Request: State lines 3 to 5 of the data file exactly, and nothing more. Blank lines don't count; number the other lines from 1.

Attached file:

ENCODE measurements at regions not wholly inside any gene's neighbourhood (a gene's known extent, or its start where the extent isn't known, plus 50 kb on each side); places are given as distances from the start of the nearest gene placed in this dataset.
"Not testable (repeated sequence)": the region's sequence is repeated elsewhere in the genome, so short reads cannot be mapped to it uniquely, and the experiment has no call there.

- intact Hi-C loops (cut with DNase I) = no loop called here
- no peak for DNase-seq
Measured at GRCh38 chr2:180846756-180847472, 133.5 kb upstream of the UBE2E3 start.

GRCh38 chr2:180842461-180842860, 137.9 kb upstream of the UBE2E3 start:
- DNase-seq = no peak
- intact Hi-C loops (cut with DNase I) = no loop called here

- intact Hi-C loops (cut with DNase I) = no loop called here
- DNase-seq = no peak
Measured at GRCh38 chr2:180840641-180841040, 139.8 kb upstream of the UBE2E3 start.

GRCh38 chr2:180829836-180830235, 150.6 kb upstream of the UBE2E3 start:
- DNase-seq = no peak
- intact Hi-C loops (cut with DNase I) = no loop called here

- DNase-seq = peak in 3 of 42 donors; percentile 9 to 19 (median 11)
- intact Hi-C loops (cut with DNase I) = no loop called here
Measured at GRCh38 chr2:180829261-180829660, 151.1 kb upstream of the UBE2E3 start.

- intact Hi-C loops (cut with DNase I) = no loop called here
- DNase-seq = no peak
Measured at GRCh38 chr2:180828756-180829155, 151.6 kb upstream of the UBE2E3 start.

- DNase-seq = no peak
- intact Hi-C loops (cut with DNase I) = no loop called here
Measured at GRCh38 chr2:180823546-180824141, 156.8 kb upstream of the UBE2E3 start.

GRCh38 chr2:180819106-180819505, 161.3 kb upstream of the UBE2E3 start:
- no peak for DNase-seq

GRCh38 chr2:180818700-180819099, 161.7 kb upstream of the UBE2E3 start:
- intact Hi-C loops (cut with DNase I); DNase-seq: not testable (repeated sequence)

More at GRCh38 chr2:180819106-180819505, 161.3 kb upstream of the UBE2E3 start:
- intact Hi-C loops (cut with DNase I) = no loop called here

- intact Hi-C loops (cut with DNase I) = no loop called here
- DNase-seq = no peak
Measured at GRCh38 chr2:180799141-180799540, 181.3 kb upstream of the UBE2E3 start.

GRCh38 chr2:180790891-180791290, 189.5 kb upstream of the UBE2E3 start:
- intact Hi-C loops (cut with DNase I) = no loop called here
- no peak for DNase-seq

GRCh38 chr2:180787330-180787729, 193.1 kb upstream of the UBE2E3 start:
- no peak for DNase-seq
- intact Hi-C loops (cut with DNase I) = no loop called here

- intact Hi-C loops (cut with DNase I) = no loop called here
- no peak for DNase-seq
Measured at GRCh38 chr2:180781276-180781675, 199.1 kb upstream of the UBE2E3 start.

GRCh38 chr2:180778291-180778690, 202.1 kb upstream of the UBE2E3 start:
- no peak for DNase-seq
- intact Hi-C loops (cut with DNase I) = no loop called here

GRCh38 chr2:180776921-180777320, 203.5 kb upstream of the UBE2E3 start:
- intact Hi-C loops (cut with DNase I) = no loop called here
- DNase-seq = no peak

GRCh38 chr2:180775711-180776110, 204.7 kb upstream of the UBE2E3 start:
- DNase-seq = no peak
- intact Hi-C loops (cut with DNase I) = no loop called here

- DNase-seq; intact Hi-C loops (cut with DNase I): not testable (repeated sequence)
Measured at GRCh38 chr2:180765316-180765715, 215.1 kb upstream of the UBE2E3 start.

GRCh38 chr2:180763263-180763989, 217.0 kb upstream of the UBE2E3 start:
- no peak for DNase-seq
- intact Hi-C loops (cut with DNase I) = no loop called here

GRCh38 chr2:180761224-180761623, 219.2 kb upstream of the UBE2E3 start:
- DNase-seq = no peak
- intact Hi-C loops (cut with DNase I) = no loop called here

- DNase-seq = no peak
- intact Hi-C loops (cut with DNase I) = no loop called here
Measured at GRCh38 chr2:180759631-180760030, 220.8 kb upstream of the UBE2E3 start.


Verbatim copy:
- intact Hi-C loops (cut with DNase I) = no loop called here
- no peak for DNase-seq
Measured at GRCh38 chr2:180846756-180847472, 133.5 kb upstream of the UBE2E3 start.